The Bottom Line for Enterprise Risk Management (ERM), Business Continuity (BC), and Continuation Of Operations (COOP) practitioners IS the bottom line.
When proposing ERM (a/k/a BC and COOP) to a person with fiduciary responsibility the first question the practitioner should expect to be asked is "What's the ROI?" ROI=Return On Investment.
In other words, if the organization puts up "n" units of local currency, what is it going to buy the organization.
It is a good question. It is a legitimate question. It is a difficult to answer-with-hard-facts question.
After all, if there is a program in place and a risk is avoided or mitigated to a pittance, how can the practitioner tell the organization "the program saved 'n' units of local currency or "because of the program, the organization was able to make 'n' units of local currency in revenue." If a competitor or neighbor goes "belly up" and the planner's organization survives the threat, the "incident," then the practitioner can point to the competition or neighbor and say with some confidence "there, but for the ERM program, goes this organization."
It's wonderful when an organization's senior management is so enlightened that it recognizes the importance of its personnel and places them at the top of the list of resources to protect. Unfortunately many organizations are run by people from the MBA school of thought that considers people a renewable resource. (They are, but like trees, it takes time to "grow" them into the job.)
Given all that, we're back trying to show a benefit to the bottom line.
We have a new ally, perhaps several.
According to an article in ZD Net Asia (http://www.zdnetasia.com/blogs/bcp/0,3800011228,63005446,00.htm) by Nathaniel Forbes, director of Forbes Calamity Prevention (http://www.calamityprevention.com/) the "U.S. credit rating agency Standard & Poor's (S&P) started evaluating the enterprise risk management (ERM) capabilities of non-financial companies that it covers.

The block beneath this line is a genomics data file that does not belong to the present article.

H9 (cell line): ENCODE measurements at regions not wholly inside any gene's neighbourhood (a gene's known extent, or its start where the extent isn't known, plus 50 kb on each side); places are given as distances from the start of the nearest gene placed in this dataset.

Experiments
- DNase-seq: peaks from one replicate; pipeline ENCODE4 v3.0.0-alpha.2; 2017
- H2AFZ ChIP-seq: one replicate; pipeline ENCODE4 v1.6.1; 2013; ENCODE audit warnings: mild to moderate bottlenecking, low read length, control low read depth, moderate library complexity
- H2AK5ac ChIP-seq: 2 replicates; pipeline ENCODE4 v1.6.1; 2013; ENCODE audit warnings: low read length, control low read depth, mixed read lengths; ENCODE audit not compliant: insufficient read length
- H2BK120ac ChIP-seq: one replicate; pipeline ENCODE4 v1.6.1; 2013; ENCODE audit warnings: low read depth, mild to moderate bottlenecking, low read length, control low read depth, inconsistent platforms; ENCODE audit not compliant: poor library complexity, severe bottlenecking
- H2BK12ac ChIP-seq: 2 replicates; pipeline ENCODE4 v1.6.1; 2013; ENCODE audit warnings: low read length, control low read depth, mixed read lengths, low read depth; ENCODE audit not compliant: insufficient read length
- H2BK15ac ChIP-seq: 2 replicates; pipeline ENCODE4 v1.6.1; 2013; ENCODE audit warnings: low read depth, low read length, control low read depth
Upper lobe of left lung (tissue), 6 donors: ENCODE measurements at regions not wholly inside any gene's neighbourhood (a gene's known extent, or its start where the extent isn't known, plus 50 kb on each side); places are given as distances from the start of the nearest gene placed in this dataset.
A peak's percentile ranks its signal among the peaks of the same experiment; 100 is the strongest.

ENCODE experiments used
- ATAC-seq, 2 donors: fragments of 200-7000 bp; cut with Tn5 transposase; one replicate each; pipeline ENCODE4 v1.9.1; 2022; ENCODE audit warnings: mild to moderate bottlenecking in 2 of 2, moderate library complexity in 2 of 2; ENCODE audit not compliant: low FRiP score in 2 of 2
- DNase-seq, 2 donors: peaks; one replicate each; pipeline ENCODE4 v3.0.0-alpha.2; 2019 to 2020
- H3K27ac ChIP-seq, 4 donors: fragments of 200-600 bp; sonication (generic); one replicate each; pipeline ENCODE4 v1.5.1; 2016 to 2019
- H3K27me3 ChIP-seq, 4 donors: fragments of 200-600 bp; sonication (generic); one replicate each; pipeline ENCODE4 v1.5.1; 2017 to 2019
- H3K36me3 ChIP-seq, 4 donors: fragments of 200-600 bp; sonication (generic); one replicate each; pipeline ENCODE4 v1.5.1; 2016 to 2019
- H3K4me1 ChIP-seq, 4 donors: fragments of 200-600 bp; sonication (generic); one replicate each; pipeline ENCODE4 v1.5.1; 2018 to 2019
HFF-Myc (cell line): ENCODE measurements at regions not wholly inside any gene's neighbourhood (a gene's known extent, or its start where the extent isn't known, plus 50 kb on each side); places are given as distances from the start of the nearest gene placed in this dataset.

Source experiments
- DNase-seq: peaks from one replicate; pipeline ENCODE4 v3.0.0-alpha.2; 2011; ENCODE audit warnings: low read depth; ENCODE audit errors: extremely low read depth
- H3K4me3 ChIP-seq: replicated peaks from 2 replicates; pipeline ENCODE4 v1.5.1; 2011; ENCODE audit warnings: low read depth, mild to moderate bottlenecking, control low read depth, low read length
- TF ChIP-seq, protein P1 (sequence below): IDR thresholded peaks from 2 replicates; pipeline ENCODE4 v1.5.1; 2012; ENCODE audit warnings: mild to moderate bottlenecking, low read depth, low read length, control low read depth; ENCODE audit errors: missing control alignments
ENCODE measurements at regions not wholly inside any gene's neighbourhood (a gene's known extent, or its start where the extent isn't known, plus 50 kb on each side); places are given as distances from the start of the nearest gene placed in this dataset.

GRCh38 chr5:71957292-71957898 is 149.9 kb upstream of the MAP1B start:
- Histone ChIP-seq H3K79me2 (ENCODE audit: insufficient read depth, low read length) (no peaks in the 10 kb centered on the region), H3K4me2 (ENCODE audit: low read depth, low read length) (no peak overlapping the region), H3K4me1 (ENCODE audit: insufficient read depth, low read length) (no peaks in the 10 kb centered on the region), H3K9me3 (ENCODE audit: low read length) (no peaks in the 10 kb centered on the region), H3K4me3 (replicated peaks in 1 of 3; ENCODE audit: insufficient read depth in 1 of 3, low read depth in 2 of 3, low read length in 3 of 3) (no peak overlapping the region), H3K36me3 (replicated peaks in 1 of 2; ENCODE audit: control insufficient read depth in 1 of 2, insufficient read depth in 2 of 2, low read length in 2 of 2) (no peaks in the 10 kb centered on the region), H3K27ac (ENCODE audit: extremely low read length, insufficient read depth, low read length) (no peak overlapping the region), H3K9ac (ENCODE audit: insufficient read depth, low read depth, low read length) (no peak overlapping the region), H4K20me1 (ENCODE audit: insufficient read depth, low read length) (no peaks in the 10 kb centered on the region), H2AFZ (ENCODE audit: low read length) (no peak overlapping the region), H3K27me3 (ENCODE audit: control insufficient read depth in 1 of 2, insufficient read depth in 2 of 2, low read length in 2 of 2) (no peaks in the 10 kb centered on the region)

"S&P currently evaluates risk management at banks, insurance, energy and agribusiness companies, and now wants to do so for companies in other sectors. The S&P 500 index of American companies is well known. S&P rates companies, governments and debt instruments all over the world."
He predicts that "The other ratings agencies won't be far behind in making similar announcements if S&P succeeds in selling its concept of ERM evaluations to its customers."
Forbes contends that "Extrapolating an ERM evaluation to a logical, eventual conclusion, if a company didn't have a business continuity management (BCM) program, its credit rating could be lowered. The consequence? Borrowing money would cost more, and for the large companies that S&P reviews, that could be a material consequence."
The article includes a sample calculation that is worth sharing. It goes like this:
"Suppose" Forbes suggests, "one of those companies rated by S&P wanted to issue a bond for US$200 million to build a new plant in.. Suppose that, due in part to its assessment of the company's risk management, S&P lowered the company's credit rating from, say, A- (upper medium grade) to BBB+ (lower medium grade). As a result, the company is forced to pay a 4.1 percent coupon instead of 3.9 percent to make the bond attractive to investors or underwriters. Based on US$200 million, two-tenths of 1 percent (the difference between 4.1 percent and 3.9 percent) is US$400,000.
"What could you do for US$400,000? Could you develop a company BCM program for US$400,000? Could you hire an experienced, certified BCP professional to run it for US$400,000? Set up a recovery site? Could you make a company genuinely more resilient--and therefore more credit-worthy--for US$400,000? As we say in Minnesota, "You bet'cha!" The benefit side of the BCP cost-benefit equation would be much easier to quantify."
Something to think about when the CFO asks "what's the ROI?"
It provides a better answer than asking in response "What's the ROI on liability or property insurance?"
For most organizations, even NGOs, non-profits, and charities, The Bottom Line IS the bottom line.
Anything an ERM practitioner can do to enhance the bottom line - not just protect it but enhance it - makes the effort to "sell" ERM a little easier.
The entire article, with included links, is well worth reading.
John Glenn, MBCI, SRP
Enterprise Risk Management/Business Continuity
Planner @ JohnGlennMBCI.com